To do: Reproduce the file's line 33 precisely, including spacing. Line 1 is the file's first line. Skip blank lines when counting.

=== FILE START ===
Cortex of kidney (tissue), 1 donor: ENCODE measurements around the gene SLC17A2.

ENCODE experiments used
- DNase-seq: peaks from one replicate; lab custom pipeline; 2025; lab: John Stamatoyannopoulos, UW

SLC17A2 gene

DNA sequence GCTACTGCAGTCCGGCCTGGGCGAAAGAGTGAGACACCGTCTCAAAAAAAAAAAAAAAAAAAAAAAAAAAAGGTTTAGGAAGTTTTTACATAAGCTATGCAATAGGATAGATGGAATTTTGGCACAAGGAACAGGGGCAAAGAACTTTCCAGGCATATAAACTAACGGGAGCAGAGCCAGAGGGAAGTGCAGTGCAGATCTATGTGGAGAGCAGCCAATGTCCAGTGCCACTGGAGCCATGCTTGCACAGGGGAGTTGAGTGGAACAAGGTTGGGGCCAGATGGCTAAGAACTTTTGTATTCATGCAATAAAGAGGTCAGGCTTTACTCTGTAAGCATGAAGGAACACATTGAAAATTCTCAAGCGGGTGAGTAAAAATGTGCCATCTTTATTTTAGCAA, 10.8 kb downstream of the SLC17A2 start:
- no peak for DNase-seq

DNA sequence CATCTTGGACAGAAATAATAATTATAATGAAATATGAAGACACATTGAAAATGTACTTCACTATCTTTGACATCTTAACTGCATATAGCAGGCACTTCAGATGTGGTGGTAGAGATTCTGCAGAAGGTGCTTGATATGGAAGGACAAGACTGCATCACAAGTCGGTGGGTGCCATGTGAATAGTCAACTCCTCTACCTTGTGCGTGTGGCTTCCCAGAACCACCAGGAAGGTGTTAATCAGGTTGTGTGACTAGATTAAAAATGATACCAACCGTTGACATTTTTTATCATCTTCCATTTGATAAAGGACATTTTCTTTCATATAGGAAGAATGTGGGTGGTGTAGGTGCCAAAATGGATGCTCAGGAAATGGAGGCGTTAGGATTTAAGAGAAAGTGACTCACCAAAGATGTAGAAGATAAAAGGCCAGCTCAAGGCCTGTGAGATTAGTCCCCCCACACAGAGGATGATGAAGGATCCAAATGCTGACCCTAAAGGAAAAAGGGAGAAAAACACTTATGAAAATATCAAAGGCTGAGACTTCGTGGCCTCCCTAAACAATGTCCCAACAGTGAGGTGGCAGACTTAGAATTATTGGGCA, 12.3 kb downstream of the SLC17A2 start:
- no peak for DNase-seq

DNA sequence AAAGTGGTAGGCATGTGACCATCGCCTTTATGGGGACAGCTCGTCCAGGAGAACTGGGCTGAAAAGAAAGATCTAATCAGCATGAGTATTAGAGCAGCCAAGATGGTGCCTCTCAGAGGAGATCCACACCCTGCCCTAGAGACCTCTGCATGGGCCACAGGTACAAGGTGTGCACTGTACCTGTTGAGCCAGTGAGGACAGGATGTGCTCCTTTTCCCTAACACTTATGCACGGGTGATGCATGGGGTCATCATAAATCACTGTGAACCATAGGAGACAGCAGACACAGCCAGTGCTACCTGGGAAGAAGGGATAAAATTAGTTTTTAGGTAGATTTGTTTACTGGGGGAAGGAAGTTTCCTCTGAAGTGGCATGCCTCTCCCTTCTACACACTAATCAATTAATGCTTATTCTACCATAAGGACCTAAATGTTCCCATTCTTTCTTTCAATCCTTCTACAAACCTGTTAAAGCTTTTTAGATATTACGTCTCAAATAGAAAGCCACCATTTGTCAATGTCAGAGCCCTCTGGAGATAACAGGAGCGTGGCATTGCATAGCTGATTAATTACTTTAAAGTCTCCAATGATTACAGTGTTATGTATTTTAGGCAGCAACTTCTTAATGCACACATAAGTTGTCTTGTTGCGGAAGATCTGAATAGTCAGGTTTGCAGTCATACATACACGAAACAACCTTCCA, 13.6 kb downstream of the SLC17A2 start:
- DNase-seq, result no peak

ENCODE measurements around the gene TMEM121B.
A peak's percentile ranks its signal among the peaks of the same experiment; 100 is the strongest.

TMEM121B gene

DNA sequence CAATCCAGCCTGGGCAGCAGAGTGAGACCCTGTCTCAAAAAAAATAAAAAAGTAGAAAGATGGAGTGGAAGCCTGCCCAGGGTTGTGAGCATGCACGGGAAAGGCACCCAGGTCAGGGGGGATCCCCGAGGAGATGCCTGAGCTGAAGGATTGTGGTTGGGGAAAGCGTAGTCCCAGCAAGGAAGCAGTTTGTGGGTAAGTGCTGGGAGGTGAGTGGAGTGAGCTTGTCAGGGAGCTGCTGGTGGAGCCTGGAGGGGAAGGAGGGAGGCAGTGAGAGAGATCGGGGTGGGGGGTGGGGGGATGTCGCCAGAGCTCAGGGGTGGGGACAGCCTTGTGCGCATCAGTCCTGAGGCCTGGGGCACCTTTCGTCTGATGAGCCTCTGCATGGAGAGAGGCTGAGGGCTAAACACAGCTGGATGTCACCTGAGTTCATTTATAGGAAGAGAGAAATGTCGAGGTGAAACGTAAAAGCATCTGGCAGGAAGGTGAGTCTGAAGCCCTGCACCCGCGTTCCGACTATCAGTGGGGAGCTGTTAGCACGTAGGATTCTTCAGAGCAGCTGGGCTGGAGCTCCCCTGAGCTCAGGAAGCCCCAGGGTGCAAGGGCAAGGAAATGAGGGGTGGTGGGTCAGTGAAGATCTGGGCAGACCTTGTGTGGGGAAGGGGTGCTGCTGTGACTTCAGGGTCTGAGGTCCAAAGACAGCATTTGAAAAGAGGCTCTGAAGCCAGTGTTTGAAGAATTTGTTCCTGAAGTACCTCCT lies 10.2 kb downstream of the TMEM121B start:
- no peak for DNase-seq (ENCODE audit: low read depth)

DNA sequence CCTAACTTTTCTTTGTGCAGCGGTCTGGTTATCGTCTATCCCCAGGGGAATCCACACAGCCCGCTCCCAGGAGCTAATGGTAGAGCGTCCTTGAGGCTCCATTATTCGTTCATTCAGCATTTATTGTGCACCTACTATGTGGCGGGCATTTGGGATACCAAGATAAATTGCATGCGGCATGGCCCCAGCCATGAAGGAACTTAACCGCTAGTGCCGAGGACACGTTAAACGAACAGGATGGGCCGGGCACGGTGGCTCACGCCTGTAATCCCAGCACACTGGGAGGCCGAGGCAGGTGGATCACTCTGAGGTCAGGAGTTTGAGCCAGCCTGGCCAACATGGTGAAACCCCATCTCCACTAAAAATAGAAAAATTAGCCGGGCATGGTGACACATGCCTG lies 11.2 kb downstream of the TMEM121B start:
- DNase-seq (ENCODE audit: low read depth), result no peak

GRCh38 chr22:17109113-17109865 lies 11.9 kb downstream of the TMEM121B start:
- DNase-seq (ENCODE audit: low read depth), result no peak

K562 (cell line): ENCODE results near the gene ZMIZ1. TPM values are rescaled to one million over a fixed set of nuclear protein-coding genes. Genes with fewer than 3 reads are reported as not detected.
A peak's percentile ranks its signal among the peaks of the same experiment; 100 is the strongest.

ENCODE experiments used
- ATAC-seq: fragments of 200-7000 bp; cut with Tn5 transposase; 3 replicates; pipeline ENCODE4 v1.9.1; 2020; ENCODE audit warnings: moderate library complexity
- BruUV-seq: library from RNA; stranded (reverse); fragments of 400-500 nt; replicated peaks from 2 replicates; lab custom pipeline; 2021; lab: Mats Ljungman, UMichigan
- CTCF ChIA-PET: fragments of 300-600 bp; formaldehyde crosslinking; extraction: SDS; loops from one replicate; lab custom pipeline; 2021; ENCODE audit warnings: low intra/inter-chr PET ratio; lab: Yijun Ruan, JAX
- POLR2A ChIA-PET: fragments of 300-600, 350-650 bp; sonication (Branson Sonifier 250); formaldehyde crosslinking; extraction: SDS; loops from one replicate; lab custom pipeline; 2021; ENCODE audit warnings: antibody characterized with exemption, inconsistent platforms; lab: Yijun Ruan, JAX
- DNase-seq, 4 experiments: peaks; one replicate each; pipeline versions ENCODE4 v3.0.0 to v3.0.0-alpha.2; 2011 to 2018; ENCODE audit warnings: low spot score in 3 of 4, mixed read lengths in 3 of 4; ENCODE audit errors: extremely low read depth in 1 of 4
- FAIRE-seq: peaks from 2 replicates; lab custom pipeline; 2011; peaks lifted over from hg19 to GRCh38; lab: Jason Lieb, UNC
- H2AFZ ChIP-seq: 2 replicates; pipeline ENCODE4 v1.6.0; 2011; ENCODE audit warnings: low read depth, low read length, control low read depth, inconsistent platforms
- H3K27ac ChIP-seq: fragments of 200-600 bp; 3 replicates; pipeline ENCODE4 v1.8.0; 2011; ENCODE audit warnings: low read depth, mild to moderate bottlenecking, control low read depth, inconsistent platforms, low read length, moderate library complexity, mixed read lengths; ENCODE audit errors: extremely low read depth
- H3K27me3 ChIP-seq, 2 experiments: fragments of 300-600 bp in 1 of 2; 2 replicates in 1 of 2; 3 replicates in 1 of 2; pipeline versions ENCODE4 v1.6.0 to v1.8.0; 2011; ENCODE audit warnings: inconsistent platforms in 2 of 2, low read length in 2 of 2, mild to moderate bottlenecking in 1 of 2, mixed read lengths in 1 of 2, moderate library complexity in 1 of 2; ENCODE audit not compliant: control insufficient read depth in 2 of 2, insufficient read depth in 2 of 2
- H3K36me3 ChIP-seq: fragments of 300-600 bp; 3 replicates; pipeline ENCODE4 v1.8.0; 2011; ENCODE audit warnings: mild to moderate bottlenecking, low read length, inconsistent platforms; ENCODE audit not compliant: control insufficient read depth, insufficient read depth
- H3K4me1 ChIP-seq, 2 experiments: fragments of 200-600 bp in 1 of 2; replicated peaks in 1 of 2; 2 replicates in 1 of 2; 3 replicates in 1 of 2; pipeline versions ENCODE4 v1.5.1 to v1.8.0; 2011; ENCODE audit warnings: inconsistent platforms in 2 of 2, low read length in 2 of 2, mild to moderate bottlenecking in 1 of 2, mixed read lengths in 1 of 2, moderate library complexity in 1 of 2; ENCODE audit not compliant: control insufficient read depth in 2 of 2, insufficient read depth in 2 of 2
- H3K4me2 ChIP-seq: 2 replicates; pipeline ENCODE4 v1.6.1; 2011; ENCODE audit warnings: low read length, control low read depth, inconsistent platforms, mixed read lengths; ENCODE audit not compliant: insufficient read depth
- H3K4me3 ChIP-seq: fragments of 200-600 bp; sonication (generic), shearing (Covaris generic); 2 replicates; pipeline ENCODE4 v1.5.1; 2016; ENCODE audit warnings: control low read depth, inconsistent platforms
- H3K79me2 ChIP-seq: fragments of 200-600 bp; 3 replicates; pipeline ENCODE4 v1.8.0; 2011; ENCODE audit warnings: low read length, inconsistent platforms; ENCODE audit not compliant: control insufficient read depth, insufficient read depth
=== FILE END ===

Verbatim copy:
- H3K4me1 ChIP-seq, 2 experiments: fragments of 200-600 bp in 1 of 2; replicated peaks in 1 of 2; 2 replicates in 1 of 2; 3 replicates in 1 of 2; pipeline versions ENCODE4 v1.5.1 to v1.8.0; 2011; ENCODE audit warnings: inconsistent platforms in 2 of 2, low read length in 2 of 2, mild to moderate bottlenecking in 1 of 2, mixed read lengths in 1 of 2, moderate library complexity in 1 of 2; ENCODE audit not compliant: control insufficient read depth in 2 of 2, insufficient read depth in 2 of 2